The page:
Although this committee was not charged with any special mandate, except that of the Constitution of the Association, it, through its chairman, prepared several bills of a needful character and caused them to be introduced into the


General Assembly for consideration and passage. The following are the bills, copies of which are added to this report:

An Act to provide for and regulate appeals from interlocutory orders in cases of injunctions, receiverships and applications for injunctions or receivers.

2. An Act to amend Section 13 of an Act concerning corporations, approved April 18, 1872, and to provide for the protection of stockholders and a more speedy and efficient procedure for the examination of corporate books.

3. An Act to amend an Act in regard to practice in courts of record, the purpose of which is to reduce the time to sue out a writ of error to two years.

4. An Act to punish the embezzlement of property belonging to a partnership or to joint owners by a partner or joint owner.

5. An Act to amend Section 2 of "an Act requiring compensation for causing death by wrongful act, neglect or default, approved February 12, 1853," the purpose of which is to give one more year within which suit may be brought in case of a compulsory nonsuit, if the time limited for bringing such action shall have expired during the pendency of the suit.

6. An Act to amend Section 16 of the Act concerning corporations, the object of which is to obviate the effects of some of the decisions of the Supreme Court regarding the creation of indebtedness beyond the amount of the capital stock, by corporations and officers assenting thereto.

7. An Act relating to fraudulent conveyances and enlarging the powers of administrators and executors, guardians and assignees for the benefit of creditors and receivers, in setting aside the fraudulent acts of their principals.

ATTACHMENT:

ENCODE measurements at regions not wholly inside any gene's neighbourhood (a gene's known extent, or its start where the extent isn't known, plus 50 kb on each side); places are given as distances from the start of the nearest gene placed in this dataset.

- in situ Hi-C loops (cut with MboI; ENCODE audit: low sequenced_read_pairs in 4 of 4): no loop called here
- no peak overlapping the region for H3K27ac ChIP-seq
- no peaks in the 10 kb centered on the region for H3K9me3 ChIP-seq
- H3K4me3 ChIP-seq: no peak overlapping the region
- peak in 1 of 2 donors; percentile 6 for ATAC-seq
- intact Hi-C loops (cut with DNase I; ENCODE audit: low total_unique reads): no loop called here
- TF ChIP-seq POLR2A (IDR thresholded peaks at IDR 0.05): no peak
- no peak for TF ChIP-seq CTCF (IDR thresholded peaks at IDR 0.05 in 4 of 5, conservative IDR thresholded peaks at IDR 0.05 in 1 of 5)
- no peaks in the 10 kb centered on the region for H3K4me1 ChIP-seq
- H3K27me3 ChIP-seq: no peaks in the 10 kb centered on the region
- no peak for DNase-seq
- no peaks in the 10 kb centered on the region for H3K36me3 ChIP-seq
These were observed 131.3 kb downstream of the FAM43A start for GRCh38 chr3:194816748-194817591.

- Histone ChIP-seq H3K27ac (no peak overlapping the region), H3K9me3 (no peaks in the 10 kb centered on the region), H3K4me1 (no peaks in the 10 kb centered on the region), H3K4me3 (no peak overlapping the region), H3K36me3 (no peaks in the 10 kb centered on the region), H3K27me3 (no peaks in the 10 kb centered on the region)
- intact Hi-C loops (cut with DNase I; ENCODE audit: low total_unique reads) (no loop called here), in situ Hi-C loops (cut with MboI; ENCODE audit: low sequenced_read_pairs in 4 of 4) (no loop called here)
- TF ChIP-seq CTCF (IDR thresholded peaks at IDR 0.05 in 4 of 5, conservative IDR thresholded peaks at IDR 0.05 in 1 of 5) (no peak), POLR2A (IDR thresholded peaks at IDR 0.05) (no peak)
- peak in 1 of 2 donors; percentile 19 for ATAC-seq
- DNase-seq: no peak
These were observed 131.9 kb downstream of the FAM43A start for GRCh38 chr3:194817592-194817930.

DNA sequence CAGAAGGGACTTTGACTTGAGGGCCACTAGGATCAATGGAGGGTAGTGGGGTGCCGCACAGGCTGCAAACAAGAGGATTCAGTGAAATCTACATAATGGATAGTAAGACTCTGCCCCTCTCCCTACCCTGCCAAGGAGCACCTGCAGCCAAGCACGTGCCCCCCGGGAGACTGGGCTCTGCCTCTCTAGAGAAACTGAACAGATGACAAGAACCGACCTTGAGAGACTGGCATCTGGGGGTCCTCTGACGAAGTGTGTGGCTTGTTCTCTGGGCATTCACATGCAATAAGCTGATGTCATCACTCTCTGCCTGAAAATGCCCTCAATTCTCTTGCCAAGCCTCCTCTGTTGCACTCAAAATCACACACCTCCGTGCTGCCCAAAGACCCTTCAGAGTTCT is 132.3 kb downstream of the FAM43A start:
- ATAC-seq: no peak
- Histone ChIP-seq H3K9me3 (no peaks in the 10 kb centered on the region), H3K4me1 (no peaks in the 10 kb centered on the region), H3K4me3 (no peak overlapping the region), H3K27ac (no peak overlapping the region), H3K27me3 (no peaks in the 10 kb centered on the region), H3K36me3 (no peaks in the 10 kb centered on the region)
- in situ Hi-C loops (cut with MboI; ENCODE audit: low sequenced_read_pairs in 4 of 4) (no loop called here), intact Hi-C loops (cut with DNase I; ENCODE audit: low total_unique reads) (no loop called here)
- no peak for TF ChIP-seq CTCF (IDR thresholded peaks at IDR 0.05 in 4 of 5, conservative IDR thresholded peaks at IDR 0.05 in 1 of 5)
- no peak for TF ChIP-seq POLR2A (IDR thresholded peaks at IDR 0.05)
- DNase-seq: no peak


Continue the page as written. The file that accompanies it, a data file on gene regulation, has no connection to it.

8. An Act to amend Section 3 of an Act to revise the law in relation to joint rights and obligations, approved February 25, 1874, making all joint obligations and covenants of a partnership joint and several.


[ocr errors]

9. An Act to amend Sections 9 and 11 of an Act in regard to practice of courts of record, which proposed law has become necessary by reason of the decision of Sandusky. Sidwell, 173 Ill., 493.

10. An Act to amend an Act concerning voluntary assignments, approved May 22, 1877.

This Act became necessary in order to harmonize it with the Act on the same subject regarding executions and receiverships.

11. An Act to amend Section 70 of an Act in regard to the administration of estates, the purpose of which Act is to compel claims in the Probate Courts of the State to be exhibited within one year instead of two years, as is permissible under the present law.

12. An Act to amend Section 1 of an Act in regard to attachments in courts of record, approved December 23, 1871.

The purpose of this proposed amendment is to permit a debt fraudulently contracted by the debtor, and reduced to writing, to be sued upon prior to the maturity of the debt.

Your committee, through its chairman, also participated in the framing of a joint resolution creating a Practice Commission with the duty of undertaking a revision of the practice and procedure in the courts of justice of this State. For a full reading of this resolution see Laws of Illinois, 1899, Bradwell's edition, p. 290.

While the members of this Commission will be appointed by the Governor, two of the members must be residents of the county of Cook and must be appointed, one on the nomination of the Appellate Court Judges of the First District and one on the nomination of the Chicago Bar Association. Two others, residents of the State outside of Cook county, must be appointed on the nomination of the Judges of the Supreme Court and of the Illinois State Bar Association re

. spectively. The fifth member is appointed by the Governor on his own motion.

« PreviousContinue »